Think about 3-D printing and you might think about something super high-tech. It’s the kind of thing that happens in laboratories and at big companies. It’s definitely not kid stuff.
Except when it is.
At Philipsburg-Osceola Middle School, students are getting their hands on some of the new technology.
Randy Edelman teaches tech at the middle school. He also guides the technology club through exploring new projects. The newest is a 3-D printer that looks more low-tech than it sounds.
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The machine came to the class through a partnership with Penn State’s physics department and the university’s CarbonEarth fellowship program.
“And ourselves,” Edelman said. “I participated in research to get it up and running.”
That’s right: up and running. The printer — a complicated setup of wooden frame, metal rails, glass plates and gears — was not exactly plug-and-play when they took it out of the box.
“We bought a kit. It came in pieces,” Edelman said, calling it a “very entry-level” hobbyist version.
It took a while to get it working, but ultimately the first project for the printer was, well, the printer. Using designs at Thingiverse, a website for 3-D printing projects, Edelman and his students printed knobs for the printer’s controls and a holder for the spool of plastic filament that is the “ink” that forms all of the items.
The printer uses polylactic acid or PLA, a biodegradable plastic made from plants. The plastic is heated to 184 degrees Celsius and then deposited onto a glass plate, also heated to 145 degrees Celsius. The depositor moves back and forth, side to side and up and down to create the product in question.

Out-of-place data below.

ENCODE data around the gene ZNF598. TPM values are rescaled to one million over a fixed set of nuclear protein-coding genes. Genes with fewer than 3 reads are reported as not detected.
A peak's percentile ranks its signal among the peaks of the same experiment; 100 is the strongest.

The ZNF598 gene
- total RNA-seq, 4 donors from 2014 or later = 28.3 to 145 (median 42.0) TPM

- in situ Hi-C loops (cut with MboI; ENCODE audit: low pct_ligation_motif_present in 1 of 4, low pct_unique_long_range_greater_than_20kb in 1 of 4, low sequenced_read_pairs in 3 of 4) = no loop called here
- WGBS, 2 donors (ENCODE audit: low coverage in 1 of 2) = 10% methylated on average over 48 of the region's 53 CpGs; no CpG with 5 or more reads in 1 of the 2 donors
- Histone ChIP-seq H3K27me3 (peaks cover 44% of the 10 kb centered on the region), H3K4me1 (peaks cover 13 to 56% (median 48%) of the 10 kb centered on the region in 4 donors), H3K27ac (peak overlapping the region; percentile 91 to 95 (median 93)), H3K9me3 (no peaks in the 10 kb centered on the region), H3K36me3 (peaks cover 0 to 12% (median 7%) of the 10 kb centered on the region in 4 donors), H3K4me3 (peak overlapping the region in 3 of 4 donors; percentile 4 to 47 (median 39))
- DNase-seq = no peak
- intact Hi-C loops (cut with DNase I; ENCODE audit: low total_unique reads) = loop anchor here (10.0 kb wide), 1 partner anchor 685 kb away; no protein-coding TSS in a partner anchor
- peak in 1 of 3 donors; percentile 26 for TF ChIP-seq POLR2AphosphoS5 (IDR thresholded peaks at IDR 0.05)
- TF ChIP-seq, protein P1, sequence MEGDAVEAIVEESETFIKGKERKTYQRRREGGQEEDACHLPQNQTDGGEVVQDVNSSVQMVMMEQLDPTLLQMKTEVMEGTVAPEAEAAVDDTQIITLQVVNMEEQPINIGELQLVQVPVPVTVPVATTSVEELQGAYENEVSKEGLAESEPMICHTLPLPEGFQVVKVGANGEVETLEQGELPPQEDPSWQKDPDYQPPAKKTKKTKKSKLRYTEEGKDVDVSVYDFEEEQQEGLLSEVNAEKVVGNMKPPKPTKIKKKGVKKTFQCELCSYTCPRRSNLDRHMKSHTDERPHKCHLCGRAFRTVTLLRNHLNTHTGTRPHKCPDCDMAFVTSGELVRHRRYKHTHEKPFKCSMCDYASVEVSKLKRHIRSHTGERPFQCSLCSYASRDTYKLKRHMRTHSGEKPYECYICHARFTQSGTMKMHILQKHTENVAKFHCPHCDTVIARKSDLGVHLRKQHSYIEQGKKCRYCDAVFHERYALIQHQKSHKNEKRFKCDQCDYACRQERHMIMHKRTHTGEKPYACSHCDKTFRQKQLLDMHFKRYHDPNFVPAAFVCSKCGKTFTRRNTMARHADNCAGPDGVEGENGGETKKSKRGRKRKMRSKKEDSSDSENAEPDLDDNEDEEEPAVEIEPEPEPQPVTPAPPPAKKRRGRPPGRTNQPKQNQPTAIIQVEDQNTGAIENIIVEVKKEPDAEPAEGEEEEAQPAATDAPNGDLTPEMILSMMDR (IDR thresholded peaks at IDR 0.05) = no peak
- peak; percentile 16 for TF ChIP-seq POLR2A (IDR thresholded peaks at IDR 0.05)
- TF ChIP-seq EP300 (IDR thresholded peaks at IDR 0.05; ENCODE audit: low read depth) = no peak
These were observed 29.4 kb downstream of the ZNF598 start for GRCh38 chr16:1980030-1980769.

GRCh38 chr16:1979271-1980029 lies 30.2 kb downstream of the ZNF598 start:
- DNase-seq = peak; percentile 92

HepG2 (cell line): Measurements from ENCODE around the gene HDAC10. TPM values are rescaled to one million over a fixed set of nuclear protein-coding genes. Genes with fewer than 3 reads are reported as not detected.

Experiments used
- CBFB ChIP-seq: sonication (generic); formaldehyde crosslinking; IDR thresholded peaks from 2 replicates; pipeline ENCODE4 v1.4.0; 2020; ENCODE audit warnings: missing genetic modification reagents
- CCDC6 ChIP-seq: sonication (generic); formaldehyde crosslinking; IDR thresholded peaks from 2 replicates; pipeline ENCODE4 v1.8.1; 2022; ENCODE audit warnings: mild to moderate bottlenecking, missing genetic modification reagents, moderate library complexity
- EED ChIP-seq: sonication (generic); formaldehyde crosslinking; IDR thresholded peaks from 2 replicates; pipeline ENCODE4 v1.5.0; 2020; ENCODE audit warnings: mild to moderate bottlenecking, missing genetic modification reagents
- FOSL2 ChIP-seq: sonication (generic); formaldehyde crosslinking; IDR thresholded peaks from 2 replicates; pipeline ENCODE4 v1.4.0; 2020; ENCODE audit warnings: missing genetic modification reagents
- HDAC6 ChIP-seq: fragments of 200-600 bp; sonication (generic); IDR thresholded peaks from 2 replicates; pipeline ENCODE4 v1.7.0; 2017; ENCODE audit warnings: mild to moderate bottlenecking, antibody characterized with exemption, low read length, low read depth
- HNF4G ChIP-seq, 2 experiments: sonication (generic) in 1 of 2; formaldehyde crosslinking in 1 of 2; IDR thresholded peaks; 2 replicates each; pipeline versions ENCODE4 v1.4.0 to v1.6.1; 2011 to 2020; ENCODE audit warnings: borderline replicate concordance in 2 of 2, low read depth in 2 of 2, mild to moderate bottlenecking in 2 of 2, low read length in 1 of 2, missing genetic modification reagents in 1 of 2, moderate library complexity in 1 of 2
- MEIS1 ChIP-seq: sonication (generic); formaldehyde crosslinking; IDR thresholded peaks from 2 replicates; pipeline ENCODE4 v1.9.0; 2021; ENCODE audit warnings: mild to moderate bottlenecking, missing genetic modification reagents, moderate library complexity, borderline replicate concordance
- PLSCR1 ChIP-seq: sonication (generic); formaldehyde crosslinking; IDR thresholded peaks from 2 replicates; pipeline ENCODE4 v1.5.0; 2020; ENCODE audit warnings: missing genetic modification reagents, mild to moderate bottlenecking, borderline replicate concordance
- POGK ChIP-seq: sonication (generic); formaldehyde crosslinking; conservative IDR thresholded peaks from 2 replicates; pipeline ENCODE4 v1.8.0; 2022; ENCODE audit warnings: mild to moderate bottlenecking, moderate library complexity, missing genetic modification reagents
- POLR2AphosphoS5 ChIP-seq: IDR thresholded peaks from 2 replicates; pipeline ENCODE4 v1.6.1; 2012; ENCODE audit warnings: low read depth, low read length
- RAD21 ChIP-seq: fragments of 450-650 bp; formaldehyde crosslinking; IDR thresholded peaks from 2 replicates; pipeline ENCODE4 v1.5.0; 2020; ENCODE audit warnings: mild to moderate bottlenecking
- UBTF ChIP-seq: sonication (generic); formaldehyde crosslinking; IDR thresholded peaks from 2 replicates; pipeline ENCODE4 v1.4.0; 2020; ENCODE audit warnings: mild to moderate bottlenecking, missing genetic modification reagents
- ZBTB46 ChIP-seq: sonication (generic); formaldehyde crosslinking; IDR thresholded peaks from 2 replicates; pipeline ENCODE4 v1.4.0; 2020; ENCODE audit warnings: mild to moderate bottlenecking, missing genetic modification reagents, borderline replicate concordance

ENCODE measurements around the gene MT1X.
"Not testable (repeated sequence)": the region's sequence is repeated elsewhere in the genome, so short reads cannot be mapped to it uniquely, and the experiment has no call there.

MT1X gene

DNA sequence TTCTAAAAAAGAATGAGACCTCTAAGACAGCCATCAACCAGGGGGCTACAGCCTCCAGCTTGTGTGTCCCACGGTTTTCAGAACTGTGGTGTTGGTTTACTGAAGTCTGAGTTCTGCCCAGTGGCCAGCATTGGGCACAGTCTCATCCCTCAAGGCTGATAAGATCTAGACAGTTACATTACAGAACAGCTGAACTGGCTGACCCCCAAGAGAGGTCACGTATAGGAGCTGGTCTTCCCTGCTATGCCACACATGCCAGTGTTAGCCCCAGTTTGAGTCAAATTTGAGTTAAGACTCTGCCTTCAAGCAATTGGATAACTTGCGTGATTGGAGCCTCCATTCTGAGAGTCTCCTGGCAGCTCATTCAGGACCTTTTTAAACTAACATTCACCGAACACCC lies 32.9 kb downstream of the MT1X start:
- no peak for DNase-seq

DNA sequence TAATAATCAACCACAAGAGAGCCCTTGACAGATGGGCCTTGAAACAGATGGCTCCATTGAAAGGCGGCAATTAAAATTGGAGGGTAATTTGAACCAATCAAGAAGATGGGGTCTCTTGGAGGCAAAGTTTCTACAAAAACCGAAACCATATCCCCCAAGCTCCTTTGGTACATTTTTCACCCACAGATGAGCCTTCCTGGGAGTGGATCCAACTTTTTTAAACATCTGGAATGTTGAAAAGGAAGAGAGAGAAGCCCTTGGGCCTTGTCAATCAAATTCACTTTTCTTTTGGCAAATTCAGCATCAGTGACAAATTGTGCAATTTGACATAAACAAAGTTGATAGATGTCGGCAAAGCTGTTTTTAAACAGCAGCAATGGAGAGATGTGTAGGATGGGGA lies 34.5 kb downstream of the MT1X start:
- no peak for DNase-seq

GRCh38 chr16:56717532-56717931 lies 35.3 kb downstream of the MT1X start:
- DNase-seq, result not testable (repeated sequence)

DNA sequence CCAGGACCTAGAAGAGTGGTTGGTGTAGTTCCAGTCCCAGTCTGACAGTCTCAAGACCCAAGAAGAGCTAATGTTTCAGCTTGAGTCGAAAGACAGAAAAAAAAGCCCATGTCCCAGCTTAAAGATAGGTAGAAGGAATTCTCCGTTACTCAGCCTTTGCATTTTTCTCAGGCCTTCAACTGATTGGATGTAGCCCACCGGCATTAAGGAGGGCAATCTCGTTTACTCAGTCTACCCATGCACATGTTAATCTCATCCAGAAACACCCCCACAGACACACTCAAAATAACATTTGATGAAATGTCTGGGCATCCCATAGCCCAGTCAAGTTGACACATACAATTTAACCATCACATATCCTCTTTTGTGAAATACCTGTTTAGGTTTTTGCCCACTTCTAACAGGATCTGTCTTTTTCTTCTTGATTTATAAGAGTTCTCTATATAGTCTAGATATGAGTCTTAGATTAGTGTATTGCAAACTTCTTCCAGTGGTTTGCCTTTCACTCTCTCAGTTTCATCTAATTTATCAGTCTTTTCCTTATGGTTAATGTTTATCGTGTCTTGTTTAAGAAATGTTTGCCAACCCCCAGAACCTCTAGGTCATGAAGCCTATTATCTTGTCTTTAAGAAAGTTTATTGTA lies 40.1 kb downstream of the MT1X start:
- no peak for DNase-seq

“It’s a difficult kind of thing. You really have to start thinking in three dimensions. You think you’re already doing that, but when it comes to designing, you usually don’t,” Edelman said.
Lindsey Bickel, a seventh-grader, can tell you that. She’s taking her time with her project, an attempt to render her name in a solid form. It has not been as simple as writing the letters and having the printer follow the pattern.
Instead, Edelman said, she has to think about how the letters come together, how they connect and the negative spaces inside and around them to come up with a successful design.
By contrast, the tech club boys who are working on their solar car are having an easier time with some simple but important shapes.
“We are making wheels,” seventh-grader Dylan Gilmore said.
They used a 3-D modeling program to make the design. They tried the wheels in different sizes. Each one took 20 to 30 minutes to go from strands of red plastic cable to solid wheels about the size of a compact disc.
The club has also made other things. Some tried patterns they found for key chains and trinkets. Others got input from another educator. Math teacher Jackie Mills helped them come up with tessellation puzzles that don’t just show how the machine works, but emphasize its precision as the identical pieces interlock in infinite ways.
Edelman said using the printer is an intersection of math, science, geometry, art and design.
“Technology such as the 3-D printer allows our students to make real-world connections to 21st century concepts and innovation. It’s a hands-on learning experience for our kids,” Assistant Principal Brian Pelka said. “Through this technology, our kids create tangible products of their own imagination and effort.”
Right now, Edelman said, the printer is mostly used by the tech club, but other students are giving it a try, too. Bickel isn’t a tech club member, just an interested student who wanted to get her hands on it.
“I like to see how it works. I think it’s really cool,” she said.